Childhood Brain Tumours

Childhood Brain Tumours

Children’s brain tumours may be benign (not cancer) or malignant (cancer). Depending on where in the person’s brain the tumour first appeared, there are various forms. When a child’s brain is compress by a tumour, it can produce symptoms. Even though some tumours can be fatal, improvements in detection and treatment have increased survival rates for many.

How typical are children brain tumours?

Over 5,000 children are diagnose with paediatric brain tumours each year. Also, making them the most prevalent type of childhood cancer.

What kinds of children brain tumours are there?

Paediatric brain tumours come in a variety of forms. Additionally, they are categorised according to the type of brain cell that they develop. The principal categories are:

  • Gliomas
  • Tumours in the embryo
  • Pineal tumours
  • Craniopharyngiomas
  • Tumours made of germ cells

What causes brain tumours?

When healthy cells proliferate and expand out of control, a neoplasm is created. Although scientists are unsure of the exact origin of uncontrollable cell growth, genetic changes within a cell have been suggested.

Genes that cause cancer are inherited.

Radiation exposure in the past (for a different type of cancer).

Some paediatric brain tumours are associated with cancer syndromes, which are a group of ailments that appear to be connected. Experts still don’t fully comprehend this connection.

Symptoms of a child’s brain tumour

A brain tumour signs and symptoms can vary greatly depending on the neoplasm’s kind, severity, rate of growth, and location. They may consist of:

  • Excessive slumber
  • Headaches in the morning that disappear when your child throws up
  • The head size of your baby will grow
  • Usually accompanied by headaches and without diarrhoea, nausea and vomiting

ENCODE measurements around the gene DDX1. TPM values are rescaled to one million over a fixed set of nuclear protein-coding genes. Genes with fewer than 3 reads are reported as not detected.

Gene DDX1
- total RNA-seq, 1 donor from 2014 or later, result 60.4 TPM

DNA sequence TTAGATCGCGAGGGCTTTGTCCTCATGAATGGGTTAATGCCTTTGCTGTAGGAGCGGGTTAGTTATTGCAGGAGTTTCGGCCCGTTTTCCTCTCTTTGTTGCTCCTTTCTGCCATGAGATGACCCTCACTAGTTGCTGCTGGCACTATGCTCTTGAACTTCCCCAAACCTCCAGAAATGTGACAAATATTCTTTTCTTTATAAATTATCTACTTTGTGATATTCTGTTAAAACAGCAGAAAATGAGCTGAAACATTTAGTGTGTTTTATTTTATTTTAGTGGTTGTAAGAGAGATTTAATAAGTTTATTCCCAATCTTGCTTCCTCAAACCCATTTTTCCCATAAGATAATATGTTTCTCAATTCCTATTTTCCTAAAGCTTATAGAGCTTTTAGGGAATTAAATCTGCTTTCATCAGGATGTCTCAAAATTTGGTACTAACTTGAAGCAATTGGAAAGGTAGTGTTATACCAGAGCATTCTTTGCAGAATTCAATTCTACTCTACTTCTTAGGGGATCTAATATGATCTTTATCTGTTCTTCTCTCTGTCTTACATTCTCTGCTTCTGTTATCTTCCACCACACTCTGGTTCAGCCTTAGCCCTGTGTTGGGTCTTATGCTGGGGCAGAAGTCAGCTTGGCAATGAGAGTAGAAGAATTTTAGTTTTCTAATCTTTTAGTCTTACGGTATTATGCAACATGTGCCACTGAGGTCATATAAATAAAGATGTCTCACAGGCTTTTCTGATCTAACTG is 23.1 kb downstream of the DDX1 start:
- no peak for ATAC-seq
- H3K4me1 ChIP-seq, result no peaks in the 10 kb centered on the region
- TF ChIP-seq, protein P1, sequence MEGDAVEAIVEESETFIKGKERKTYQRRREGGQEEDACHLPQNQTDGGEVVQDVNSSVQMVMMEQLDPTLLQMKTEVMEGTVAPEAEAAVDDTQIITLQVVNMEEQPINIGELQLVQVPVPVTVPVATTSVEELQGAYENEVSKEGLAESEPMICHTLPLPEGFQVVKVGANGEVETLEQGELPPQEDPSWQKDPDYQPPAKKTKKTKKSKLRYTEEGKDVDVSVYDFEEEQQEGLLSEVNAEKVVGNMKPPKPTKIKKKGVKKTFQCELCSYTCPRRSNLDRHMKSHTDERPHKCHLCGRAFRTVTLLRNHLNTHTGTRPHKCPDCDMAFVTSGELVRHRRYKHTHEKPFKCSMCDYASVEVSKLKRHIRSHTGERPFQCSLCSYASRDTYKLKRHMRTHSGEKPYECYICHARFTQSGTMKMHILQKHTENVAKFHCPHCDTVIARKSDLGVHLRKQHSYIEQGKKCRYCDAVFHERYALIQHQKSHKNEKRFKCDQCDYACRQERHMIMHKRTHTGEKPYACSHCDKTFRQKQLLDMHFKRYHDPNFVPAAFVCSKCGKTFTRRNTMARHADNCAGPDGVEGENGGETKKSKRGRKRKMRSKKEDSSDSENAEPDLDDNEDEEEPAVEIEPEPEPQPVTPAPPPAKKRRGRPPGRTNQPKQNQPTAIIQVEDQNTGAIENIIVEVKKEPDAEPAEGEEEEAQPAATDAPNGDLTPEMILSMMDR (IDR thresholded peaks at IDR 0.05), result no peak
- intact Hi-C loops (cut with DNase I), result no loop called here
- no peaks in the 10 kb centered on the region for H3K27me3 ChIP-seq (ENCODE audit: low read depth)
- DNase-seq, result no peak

• Speech, hearing, or vision problems
  • Balance problems
  • Coordination issues
  • Abrupt adjustments in behaviour
  • Weakness in one of your child’s arms, legs, or bodies
  • Seizures

How is a child’s brain tumour diagnosed?

Your child will have several examinations and test if a medical professional detects a brain tumour, which may include:

Physical examination: A medical professional will check the general health of your child. Your child’s symptoms, personal medical history, and family medical history will all be inquired about.

Exam for the nervous system: This examination comprise questions and tests to see how well your child’s brain is developing. It will put your reflexes, senses, balance, and mental stability to the test.

Imaging tests: Your child’s doctor may request procedures like an MRI, CT scan, or PET scan to acquire in-depth photographs of your child’s brain and/or spine. A drug may be injected into the subject’s bloodstream beforehand to aid in the detection of cancer cells during the scan.

Blood test: A serum marker test, also known as a tumour marker test, can examine molecules in your child’s body that are associate with cancer.

Biopsy: During a biopsy, a tissue sample is remove from the tumour so that researchers can examine the cells under a microscope.

Spinal tap: A medical professional performs a spinal tap (also known as a lumbar puncture) by inserting a specific needle into your child’s lower back. It gathers the fluid surrounding the brain and spinal cord, analyses it, and looks for aberrant cells.

How are young children’s brain tumours treated?

Your child may require therapy if the brain tumour is malignant or result in unsettling symptoms. The type of tumour, its location, and how quickly it might spread all influence the course of treatment. Alternatives include:

  • Surgery to drain pressure-causing fluid or to remove all or part of the tumour.
  • Immunotherapy, targeted therapy, chemotherapy, or other drugs to eradicate the cancer cells.
  • Radiation treatment.
  • If the tumour affects your child’s speech, balance, or other abilities, rehabilitation may be necessary to help them function better.


It can be frightening to learn that your child has a brain tumour. You might be unsure about where to look for assistance and solutions. Numerous tools are at your disposal, including online and offline support groups. During this difficult time, speaking with other families who are experiencing the same thing might be helpful. Even though some tumour forms can be fatal, improvements in detection and therapy have helped many kids live.